17. According to Robinson, why has the term workaholism not been accepted into the official psychiatric and psychological nomenclature?
18. What are the principles behind behavior modification in a workaholic client?
19. According  to Burwell, why is denial of the problem another issue that counselors must contend with in counseling workaholics?
20. What is a "savoring workaholic"?
21. What are some counseling goals for bulimic workaholics?
22. According to Goodman, what personality traits are more likely to become workaholics? 
23. For the men who put their professional ambition before their family and friends, what percentage felt it was worth it?
24. What "free drugs" produced in the workaholic cause home and family obligations to invariably drop down the priority list?
25. What is the economic theory of income/leisure trade-off?
26. What was one of the conclusions of the Looking Backwards to Go Forwards: the Integration of Paid Work and Personal Life study?
A.  devising a more consistent and even work style, setting limits on the time they work, and overcome procrastination and lethargy, along with concurrent mental obsessions and working.
B.  The economic theory of ‘income/leisure trade-off’ posits that work and leisure time operate in connected markets, mediated in particular by the wage rate: workers choose more or less work depending on their own desires and needs and on the going wage rate/that is, what employers will pay the worker to give up an hour of leisure time.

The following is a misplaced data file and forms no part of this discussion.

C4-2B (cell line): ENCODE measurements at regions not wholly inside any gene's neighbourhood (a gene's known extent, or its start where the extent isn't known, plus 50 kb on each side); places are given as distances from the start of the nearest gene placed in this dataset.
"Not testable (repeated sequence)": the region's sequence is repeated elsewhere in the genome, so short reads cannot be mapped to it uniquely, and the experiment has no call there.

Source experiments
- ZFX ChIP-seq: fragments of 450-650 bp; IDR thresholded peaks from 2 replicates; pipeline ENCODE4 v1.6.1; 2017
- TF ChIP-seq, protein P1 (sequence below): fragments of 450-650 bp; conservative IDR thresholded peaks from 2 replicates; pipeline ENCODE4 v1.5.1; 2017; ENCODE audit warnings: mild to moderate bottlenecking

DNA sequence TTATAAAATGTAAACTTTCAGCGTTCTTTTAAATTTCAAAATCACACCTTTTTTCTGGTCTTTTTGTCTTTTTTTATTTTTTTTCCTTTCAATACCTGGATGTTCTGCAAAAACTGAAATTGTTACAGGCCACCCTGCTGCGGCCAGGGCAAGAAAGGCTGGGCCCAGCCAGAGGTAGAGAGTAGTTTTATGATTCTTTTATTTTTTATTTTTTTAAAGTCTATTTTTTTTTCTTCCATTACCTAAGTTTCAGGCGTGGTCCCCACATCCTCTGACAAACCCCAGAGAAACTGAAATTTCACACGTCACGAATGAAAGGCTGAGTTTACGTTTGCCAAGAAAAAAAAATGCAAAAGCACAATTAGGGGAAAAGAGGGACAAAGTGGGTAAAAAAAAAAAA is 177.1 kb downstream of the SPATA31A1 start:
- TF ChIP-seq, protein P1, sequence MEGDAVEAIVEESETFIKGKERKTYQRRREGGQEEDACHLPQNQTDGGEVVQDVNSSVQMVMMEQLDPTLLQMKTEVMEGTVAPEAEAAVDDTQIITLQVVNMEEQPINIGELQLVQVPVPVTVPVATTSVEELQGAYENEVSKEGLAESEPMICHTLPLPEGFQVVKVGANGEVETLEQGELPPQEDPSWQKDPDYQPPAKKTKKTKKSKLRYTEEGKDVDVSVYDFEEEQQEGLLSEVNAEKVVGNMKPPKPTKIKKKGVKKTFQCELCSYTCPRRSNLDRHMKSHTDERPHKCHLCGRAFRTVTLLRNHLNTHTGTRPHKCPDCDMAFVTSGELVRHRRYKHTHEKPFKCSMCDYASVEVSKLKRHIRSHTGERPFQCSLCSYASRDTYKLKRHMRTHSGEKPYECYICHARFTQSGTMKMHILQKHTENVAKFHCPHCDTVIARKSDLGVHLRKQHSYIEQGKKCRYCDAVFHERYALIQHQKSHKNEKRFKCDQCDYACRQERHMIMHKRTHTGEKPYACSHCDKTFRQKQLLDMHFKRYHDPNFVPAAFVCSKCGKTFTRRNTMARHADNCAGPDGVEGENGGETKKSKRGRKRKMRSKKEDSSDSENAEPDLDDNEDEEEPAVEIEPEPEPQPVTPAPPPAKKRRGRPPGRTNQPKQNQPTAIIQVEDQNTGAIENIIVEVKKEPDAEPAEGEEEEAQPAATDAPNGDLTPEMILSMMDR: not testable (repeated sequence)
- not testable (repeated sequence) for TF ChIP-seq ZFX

C. pretend to be serious workaholics to advance in the organizational power structure, their orientation is one of power as opposed to productivity.
D. parents to their own parents and sacrifice their own need for attention, comfort, and guidance in order to accommodate and care for the emotional needs and pursuits of parents or another family member
E.  41%
F.  In research and clinical practice, no consensus exists on the meaning of work addiction, its definition, how it is measured, or how it is described.
G.  slow, deliberate, and methodical. Consummate perfectionists, they are terrified deep down that the finished project is never good enough.
H.  those who are rigid and perfectionistic or those who are born achievers
I.  Global forces are calling for more and more effort in employment with very little consideration for the effect of this on people or societies.
J.  First, behavior modification goes hand-in-hand with cognitive and emotive reframing to promote a more holistic learning and change. Second, behavior modification needs to be gradual and persistent, reinforcing a sustainable effort to influence daily life. Third, objectives for behavior change need to be clear, specific, and obtainable so that the client can experience some concrete differences in adopting a rational behavior.
K.  adrenaline and noreprenephrine
L.  It is so accepted in our society, and that its practice can be easily rationalized.

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Additional post test questions for Psychologists, Ohio Counselors, and Ohio MFT’s